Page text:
Monday, April 19, 2004


I'm back from a great trip to Georgia to attend Brian and Kristen's wedding. Loads of fun and love flowed everywhere. I made the trip solo, leaving Colleen, Grady and Liam home, which was disappointing, but made it all much easier for this quick cross-country jaunt. Below are lots of daily details, beginning Thursday, April 15. I posted pictures from the weekend.

Thursday, April 15:
My flight left at 12:30 p.m., so I had some time alone in the house, which is a very RARE occurrence. It was nice, but a bit rushed because the artist that painted Dualities (the Hawthorne Bridge painting) emailed me the night before asking if I'd like to have this painting displayed in a show he was putting on Friday night. I really like Phil Fake, so drove the picture over to his house. I wished I could have gone to his show on Friday night. (Interesting note: Phil Fake painted Dualities and Frank Funk painted our interior walls.)

I had Northwest Airlines first class upgrade coupons, so I was hopeful I could have a luxurious trip to Atlanta. I was wait listed on my leg to Minneapolis, so when they began boarding the flight, I gave up hope and sat in my assigned 18-C seat. Several minutes later a flight attendant came and asked if I would move. "To where?" "Seat 1-A." Sweet! And, I didn't even have to surrender the upgrade coupon.

A nice lady was sitting next to me, and when she pulled out her Tablet PC, I started talking to her about it. She was well-versed in the features of the Tablet PC, so when I asked more technically-inclined questions, she asked where I worked. I explained, and then asked where she did. Microsoft. Oh well, so much for those Tablet PC sales!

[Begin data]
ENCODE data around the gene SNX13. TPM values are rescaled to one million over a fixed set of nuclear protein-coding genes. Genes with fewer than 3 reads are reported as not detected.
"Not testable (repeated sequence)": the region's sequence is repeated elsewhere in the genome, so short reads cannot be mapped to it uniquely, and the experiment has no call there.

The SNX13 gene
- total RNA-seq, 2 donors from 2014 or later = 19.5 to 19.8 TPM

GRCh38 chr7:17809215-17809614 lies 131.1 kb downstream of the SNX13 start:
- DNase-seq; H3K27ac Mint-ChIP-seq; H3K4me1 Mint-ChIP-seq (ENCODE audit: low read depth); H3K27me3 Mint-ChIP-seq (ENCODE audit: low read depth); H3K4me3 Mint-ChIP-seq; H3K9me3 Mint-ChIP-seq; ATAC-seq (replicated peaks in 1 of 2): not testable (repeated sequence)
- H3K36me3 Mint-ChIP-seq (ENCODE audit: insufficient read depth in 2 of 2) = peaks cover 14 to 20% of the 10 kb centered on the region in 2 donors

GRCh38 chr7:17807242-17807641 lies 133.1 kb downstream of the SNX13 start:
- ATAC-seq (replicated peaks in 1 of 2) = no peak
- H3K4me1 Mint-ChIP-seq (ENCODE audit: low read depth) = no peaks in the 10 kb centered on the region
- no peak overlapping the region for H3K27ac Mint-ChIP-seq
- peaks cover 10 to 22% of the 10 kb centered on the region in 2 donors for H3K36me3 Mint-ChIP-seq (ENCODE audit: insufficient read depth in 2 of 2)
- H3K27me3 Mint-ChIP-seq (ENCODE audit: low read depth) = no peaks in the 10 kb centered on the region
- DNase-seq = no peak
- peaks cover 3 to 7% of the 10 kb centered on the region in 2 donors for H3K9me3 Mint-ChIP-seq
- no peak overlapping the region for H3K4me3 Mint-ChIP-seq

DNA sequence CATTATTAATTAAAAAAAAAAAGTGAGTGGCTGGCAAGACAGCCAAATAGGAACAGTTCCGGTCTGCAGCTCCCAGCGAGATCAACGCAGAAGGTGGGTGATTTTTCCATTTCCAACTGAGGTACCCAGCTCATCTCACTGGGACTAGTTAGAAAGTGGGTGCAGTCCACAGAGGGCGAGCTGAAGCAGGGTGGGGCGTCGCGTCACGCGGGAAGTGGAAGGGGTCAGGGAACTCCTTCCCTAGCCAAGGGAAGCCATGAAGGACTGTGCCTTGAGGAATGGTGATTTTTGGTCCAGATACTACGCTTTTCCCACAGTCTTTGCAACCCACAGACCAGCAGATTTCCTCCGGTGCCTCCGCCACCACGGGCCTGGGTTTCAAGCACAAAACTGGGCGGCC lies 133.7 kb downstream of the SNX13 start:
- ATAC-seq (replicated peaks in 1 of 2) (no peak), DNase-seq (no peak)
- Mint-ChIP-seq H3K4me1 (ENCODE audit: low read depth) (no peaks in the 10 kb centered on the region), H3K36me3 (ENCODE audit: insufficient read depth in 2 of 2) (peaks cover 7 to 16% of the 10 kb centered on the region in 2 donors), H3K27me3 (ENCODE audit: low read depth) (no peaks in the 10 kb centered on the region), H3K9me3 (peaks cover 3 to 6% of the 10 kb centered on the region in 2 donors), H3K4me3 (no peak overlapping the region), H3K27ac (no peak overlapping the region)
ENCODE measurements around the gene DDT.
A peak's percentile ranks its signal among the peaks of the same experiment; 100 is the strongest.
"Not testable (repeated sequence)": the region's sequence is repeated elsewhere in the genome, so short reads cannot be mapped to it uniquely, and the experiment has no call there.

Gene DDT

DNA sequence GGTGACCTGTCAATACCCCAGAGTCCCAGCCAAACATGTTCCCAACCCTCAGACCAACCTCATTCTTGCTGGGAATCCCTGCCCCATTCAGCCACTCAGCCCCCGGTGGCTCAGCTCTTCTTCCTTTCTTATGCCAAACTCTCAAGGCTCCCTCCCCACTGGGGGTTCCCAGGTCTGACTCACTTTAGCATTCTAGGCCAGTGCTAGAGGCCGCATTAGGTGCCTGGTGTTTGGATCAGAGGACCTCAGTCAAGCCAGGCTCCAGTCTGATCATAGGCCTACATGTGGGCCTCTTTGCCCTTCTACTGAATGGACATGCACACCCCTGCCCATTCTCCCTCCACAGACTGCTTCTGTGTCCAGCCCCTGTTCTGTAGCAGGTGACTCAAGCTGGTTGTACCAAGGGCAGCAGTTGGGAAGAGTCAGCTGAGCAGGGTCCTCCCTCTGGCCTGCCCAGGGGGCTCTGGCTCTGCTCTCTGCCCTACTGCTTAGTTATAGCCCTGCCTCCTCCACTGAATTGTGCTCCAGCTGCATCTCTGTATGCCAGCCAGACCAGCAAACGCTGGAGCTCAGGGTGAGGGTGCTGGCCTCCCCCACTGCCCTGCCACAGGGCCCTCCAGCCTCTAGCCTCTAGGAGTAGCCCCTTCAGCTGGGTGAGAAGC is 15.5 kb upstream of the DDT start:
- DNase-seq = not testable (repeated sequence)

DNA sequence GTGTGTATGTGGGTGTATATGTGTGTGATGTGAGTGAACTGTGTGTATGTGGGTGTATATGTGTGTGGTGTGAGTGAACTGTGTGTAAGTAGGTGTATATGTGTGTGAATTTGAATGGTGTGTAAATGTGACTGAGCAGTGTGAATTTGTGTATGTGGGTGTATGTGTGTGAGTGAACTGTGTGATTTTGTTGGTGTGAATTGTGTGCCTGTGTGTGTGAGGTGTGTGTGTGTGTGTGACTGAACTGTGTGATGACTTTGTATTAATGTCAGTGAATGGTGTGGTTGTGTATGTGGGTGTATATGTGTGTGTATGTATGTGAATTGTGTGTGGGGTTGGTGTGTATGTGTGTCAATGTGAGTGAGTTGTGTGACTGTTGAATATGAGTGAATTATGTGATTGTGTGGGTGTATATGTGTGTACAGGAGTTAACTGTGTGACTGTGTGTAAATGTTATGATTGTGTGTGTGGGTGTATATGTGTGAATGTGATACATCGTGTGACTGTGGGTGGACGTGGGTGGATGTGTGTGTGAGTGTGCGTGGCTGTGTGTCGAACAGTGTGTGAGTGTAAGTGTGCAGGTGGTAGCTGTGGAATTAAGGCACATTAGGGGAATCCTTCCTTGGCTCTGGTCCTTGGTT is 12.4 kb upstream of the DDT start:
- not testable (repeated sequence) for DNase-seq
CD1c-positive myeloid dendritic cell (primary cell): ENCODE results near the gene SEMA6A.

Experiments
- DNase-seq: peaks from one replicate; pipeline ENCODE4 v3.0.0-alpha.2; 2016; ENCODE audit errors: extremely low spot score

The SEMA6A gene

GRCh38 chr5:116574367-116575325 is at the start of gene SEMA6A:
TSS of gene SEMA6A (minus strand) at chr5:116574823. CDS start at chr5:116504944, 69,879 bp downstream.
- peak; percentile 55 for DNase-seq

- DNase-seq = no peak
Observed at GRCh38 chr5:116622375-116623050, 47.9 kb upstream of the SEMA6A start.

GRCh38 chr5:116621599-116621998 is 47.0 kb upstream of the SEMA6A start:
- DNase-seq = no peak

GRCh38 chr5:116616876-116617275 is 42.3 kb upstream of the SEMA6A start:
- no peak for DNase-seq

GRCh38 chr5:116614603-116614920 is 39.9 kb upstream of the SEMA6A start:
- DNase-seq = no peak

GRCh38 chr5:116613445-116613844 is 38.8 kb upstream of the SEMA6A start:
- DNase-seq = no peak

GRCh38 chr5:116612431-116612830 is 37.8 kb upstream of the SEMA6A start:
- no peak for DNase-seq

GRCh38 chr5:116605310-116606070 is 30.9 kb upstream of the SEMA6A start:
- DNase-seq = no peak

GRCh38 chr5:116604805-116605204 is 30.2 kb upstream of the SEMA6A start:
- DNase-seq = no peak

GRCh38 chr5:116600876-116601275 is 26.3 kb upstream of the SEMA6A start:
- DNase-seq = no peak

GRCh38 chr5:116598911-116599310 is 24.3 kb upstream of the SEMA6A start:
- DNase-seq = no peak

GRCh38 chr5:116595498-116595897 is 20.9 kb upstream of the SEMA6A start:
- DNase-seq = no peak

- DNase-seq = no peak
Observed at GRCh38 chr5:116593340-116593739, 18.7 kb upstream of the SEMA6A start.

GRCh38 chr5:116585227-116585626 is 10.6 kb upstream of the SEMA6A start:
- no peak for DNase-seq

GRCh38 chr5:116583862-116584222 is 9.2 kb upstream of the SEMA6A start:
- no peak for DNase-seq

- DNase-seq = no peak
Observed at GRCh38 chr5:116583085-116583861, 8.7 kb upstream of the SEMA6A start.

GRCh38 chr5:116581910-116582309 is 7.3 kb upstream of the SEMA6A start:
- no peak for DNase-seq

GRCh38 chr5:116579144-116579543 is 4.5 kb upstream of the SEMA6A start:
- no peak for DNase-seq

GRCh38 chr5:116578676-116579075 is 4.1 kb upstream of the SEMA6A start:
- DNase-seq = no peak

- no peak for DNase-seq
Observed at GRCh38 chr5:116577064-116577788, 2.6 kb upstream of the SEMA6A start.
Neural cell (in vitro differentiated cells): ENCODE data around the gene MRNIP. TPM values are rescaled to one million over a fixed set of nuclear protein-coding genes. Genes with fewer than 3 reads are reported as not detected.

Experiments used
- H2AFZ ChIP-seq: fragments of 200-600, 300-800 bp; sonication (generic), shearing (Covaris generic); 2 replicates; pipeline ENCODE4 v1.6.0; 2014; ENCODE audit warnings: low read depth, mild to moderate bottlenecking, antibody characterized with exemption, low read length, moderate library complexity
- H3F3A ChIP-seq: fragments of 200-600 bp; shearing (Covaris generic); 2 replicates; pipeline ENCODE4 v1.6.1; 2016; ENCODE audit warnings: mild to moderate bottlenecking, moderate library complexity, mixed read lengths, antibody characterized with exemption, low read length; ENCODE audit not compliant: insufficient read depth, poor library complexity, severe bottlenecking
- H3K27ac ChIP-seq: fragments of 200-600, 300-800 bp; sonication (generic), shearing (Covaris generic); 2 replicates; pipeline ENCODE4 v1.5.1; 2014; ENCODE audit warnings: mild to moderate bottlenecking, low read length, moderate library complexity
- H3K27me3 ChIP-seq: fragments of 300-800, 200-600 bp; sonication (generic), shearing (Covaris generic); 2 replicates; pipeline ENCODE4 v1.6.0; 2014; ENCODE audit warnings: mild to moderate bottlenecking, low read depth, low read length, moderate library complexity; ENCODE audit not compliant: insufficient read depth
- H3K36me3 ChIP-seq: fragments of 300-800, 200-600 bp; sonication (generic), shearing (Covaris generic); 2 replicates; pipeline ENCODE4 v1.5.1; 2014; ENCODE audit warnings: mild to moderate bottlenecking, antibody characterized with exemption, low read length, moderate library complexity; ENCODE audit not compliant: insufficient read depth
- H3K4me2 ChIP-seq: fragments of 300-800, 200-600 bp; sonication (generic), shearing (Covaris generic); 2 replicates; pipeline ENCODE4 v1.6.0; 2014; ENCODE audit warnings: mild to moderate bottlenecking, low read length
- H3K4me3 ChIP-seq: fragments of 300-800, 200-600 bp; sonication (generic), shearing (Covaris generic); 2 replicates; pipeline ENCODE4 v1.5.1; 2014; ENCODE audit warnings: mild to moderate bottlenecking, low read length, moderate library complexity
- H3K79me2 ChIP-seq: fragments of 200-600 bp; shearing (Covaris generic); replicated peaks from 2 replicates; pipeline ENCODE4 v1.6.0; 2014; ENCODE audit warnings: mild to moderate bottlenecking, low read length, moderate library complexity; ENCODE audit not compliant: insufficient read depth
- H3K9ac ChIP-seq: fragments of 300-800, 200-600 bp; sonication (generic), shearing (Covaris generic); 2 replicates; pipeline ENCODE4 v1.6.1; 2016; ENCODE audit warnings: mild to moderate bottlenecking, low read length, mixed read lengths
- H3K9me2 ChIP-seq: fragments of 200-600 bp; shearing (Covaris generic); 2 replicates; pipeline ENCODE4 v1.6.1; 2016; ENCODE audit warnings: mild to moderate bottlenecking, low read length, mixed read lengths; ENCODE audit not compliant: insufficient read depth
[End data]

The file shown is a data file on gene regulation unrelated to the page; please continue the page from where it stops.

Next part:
When I got to Minneapolis, I checked to see if I could get in first class again. It was full, so I tried to board, but the machine rejected my 8-C seat. The agent in Portland had made some mistake when issuing me the late first class ticket and the rest of my trip was wiped from their system, including my return flight. The gate agent in Minneapolis apologized and put me in a roomy exit row, despite me hearing her get testy with another passenger who was insistent he was supposed to be in an exit row. "Sir, all exit seats are full." Five minutes later, she issued me an exit seat. Makes you wonder.

I arrived in Atlanta at 10:00 p.m. My bag was the third one to plop onto the baggage conveyor belt, and then I hopped on the Days Inn Airport West shuttle and was taken to the worst hotel I've ever stayed in. But, I only paid $45, so I didn't complain about the lumpy pillows, the dirty carpets the broken TV remote, or the slanted sink. Though, I did have to fight to get a non-smoking room even though my confirmation page clearly said I had reserved a non-smoking room. I told the registration lady that I refused to stay at this hotel if it didn't have a non-smoking room, and that I'd let the Days Inn management know about it, and then I asked for her last name -- magically a non-smoking room became available.

Friday, April 16:
I stayed up late, because I was still on Pacific Time, but at 2:00 a.m. when I decided to go to sleep, I realized the hotel was about 15 yards from I-85, and the traffic was LOUD. Amazing how many people honk their horn when driving along. I didn't fall asleep soundly until 5:00 a.m., and then woke at 9:45 a.m. Check out was 11:00, and I milked that for all it was worth. The shuttle drove me back to the airport where I picked up my compact rental car, and I was on my way to Athens.

It took two hours to drive the 70 miles, including a stop at a grocery store to buy gatorade and ear plugs. When I got into Athens, I was unsure if the directions to the hotel were accurate, because I was on the business route instead of the bypass, so I stopped at a liquor store to ask. The young guy working the counter knew exactly where the Foundry Park Inn was, and gave me detailed directions even though I was about 10 miles from it. Even down to the weird turn into the Foundry's parking lot after the third light on Thomas St.